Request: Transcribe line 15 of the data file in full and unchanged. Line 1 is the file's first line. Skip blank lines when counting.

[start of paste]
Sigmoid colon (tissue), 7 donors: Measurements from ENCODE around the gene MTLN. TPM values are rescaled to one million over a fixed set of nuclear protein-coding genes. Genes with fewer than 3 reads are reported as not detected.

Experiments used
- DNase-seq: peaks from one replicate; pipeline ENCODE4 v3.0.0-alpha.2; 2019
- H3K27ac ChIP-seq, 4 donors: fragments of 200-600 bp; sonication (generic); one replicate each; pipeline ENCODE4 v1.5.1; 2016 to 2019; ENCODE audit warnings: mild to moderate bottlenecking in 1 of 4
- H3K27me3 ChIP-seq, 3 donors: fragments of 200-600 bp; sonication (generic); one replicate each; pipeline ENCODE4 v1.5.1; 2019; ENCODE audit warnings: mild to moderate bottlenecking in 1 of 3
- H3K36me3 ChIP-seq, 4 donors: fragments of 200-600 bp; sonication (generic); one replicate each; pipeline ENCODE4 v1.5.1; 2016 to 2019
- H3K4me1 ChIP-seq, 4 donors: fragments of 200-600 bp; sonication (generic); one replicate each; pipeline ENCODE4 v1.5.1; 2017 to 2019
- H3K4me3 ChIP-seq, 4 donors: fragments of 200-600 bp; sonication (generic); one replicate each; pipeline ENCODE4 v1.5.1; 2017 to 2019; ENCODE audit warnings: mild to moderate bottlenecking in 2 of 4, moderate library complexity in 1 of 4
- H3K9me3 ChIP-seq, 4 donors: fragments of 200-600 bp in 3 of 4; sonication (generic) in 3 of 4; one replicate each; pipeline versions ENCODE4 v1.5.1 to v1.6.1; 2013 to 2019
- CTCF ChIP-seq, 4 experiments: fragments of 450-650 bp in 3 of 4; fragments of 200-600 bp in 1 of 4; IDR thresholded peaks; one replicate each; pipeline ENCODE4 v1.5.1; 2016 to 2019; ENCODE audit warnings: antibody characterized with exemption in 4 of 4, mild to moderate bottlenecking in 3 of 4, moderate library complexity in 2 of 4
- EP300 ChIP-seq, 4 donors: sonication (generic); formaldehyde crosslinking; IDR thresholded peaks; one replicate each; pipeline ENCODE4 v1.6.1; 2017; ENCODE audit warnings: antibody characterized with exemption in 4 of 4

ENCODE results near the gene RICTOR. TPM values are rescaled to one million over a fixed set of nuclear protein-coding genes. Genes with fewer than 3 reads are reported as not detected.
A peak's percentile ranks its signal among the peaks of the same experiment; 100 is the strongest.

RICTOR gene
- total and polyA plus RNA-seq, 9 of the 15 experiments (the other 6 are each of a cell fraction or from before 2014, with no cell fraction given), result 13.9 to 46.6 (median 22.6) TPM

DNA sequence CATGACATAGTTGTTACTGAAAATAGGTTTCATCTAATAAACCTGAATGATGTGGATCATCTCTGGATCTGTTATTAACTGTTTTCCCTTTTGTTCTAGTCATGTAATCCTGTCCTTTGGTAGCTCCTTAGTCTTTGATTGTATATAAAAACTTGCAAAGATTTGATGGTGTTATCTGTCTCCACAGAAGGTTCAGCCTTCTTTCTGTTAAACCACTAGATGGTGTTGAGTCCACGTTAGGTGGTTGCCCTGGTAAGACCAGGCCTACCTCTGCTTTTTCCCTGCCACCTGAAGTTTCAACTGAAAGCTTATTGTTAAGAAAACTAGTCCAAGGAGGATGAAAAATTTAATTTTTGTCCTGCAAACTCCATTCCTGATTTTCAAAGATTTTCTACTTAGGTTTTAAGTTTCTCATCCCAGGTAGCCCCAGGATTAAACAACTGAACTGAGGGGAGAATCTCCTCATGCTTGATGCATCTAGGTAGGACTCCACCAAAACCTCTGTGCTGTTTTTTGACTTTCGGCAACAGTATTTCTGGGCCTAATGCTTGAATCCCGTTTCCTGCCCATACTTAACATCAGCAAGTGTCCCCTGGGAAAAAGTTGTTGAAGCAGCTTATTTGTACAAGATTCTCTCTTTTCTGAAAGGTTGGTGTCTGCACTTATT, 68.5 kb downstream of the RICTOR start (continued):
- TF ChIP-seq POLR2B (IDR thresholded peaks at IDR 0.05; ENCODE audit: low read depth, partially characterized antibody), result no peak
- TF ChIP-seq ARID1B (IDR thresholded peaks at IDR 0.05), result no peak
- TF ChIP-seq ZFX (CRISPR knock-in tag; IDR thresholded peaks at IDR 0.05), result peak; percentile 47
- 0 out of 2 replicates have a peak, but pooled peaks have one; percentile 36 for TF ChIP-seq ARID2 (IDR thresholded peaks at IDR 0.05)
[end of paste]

- total and polyA plus RNA-seq, 9 of the 15 experiments (the other 6 are each of a cell fraction or from before 2014, with no cell fraction given), result 13.9 to 46.6 (median 22.6) TPM